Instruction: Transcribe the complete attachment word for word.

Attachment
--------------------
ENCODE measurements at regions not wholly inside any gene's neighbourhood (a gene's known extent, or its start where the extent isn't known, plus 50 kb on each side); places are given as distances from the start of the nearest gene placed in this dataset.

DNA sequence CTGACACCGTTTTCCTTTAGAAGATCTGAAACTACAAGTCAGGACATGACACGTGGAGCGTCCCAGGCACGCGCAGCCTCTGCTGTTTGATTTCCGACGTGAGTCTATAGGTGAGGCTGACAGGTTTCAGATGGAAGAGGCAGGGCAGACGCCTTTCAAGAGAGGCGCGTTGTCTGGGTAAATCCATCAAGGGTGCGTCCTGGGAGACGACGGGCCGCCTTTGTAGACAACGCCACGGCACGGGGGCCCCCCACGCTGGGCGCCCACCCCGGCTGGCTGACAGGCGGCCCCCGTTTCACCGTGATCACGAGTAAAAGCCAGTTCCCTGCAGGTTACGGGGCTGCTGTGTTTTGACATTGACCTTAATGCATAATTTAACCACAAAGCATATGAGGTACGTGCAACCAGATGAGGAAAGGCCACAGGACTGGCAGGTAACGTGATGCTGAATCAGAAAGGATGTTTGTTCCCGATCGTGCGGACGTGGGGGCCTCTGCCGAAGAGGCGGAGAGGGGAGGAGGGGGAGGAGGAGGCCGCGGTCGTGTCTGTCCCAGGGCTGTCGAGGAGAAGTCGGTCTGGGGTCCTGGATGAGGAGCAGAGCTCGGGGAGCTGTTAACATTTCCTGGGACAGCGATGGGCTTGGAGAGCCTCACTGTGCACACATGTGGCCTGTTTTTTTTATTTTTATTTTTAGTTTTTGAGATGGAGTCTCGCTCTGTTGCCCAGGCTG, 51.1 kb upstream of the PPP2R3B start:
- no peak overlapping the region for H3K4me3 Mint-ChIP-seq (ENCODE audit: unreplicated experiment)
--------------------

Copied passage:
ENCODE measurements at regions not wholly inside any gene's neighbourhood (a gene's known extent, or its start where the extent isn't known, plus 50 kb on each side); places are given as distances from the start of the nearest gene placed in this dataset.

DNA sequence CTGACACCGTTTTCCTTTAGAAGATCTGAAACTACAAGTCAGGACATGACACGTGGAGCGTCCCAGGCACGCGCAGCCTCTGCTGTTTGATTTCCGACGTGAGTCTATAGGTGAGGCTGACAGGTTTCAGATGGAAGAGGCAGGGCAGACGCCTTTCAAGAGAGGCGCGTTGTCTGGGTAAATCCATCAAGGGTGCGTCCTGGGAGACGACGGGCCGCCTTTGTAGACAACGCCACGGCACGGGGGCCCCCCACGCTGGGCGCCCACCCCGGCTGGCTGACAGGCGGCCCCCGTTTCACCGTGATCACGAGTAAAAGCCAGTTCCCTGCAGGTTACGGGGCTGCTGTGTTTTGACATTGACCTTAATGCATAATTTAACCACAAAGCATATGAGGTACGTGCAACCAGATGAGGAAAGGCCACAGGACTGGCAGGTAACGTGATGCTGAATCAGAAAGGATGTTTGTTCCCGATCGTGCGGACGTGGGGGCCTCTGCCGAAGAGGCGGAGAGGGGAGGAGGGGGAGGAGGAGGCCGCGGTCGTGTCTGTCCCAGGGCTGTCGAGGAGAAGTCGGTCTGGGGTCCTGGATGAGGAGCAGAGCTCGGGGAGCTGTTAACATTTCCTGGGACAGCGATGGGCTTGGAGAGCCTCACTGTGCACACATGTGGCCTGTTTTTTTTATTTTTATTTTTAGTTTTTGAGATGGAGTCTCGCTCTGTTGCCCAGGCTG, 51.1 kb upstream of the PPP2R3B start:
- no peak overlapping the region for H3K4me3 Mint-ChIP-seq (ENCODE audit: unreplicated experiment)